In what was clearly a busy day for the UK regulator, Ofcom has published a consultation on whether spectrum charges should be levied on national broadcasting and has invited interest in a second phase of licensing for local TV services.
The spectrum consultation — encompassing digital terrestrial TV (DTT), local TV and digital audio broadcasting (DAB) — proposes to introduce spectrum charges for all three services from the end of 2014. Ofcom notes that currently, digital broadcasters don't pay cost-based fees for their spectrum licences. It is proposing to set charges at an amount appropriate for it to recover the costs it incurs in its regulatory management of the relevant spectrum, the level of which it will also consult on later in 2013.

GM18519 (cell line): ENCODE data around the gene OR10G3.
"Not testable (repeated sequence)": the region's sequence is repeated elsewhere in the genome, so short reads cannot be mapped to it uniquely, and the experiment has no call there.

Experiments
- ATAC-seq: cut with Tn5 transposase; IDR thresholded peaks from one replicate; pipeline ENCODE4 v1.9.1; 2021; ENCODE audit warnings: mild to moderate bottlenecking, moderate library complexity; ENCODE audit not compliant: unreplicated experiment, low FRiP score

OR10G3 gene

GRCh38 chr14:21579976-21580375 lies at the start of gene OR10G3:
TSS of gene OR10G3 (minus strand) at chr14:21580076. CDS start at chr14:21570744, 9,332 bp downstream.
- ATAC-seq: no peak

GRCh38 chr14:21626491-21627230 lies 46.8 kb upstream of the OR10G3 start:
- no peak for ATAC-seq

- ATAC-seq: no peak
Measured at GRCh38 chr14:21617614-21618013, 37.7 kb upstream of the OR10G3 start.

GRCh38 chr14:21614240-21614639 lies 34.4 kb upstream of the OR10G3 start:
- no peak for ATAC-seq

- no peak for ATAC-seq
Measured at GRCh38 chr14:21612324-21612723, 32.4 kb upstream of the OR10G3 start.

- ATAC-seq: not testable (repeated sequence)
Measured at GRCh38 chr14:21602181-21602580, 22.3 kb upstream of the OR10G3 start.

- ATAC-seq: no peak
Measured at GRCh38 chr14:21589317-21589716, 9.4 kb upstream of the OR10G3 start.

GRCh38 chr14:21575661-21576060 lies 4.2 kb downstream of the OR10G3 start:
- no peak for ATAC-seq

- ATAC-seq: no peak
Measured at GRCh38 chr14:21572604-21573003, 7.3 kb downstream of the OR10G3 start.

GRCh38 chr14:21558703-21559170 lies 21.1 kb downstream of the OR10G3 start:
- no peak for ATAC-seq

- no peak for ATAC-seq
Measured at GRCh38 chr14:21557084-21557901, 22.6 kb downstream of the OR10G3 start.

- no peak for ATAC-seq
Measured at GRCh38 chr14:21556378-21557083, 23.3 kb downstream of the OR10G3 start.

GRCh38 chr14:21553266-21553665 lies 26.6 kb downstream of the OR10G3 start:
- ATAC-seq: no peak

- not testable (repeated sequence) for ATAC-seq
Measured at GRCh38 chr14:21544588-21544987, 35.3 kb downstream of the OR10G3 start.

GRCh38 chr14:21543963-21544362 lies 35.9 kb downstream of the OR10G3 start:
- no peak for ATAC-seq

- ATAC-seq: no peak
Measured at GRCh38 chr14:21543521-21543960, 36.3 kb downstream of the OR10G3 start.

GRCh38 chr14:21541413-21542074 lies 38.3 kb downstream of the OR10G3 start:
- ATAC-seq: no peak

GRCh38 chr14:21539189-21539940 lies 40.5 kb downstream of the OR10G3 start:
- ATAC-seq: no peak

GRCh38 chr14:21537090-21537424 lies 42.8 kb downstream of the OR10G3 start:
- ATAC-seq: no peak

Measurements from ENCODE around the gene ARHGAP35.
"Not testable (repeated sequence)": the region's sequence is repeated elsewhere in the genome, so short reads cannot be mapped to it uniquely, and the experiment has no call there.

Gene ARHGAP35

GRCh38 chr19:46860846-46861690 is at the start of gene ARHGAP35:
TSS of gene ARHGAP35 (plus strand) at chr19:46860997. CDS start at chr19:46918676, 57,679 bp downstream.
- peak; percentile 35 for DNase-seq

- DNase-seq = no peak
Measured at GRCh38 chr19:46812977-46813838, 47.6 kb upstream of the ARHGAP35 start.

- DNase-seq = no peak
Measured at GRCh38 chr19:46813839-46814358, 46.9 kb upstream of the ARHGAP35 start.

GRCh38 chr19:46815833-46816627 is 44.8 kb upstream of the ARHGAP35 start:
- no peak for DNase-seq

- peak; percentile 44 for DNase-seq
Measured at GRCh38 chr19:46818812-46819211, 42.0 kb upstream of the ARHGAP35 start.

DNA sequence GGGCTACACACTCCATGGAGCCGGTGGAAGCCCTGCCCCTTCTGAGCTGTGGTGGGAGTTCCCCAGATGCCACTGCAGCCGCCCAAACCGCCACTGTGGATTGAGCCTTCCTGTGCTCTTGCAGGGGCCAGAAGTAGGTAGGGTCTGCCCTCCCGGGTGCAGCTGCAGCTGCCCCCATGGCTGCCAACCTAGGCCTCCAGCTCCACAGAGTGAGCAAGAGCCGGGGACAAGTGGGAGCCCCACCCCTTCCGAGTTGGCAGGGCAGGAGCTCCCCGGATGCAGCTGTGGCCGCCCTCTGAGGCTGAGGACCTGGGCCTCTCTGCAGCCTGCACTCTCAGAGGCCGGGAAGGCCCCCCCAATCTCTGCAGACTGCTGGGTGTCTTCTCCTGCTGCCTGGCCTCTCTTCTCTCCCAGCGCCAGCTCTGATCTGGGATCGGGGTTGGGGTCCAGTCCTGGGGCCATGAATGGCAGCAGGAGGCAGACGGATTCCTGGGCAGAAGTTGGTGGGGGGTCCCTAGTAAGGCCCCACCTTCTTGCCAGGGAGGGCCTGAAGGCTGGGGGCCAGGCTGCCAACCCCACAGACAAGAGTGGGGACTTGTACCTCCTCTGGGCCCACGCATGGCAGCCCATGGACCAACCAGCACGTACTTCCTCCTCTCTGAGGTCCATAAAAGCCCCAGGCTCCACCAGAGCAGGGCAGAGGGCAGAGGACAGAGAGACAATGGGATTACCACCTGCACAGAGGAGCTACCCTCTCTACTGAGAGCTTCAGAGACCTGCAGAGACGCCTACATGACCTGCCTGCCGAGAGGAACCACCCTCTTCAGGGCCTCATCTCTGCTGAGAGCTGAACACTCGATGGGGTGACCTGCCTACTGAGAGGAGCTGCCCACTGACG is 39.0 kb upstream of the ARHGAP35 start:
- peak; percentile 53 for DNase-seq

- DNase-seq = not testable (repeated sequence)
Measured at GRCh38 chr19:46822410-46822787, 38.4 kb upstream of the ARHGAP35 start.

The consultation will consider whether Ofcom should apply charges at a higher level. In an official statement setting out its position, it said: “In many cases, we set charges by establishing the ‘opportunity cost’ of the spectrum, which is the value that alternative users might be prepared to pay for the spectrum. We refer to this as administered incentivised pricing (AIP). AIP is used to encourage more efficient use of spectrum, which is a limited resource with high levels of demand in certain frequency bands.”
The regulator expects to introduce AIP for national DTT by around 2020, but currently has no plans to implement AIP for DAB and local TV services.
With regard to the latter, Ofocm has invited expressions of interest to offer local TV services in 30 locations across the UK, ahead of a second phase of licensing. Earlier in March 2013 Ofcom finalised its first phase of licences for the larger conurbations in the UK and is seeking expressions of interest from potential applicants in 28 new locations, mainly covering larger towns and small cities, as well as for Swansea and Plymouth, which were advertised in the first round but received no applications.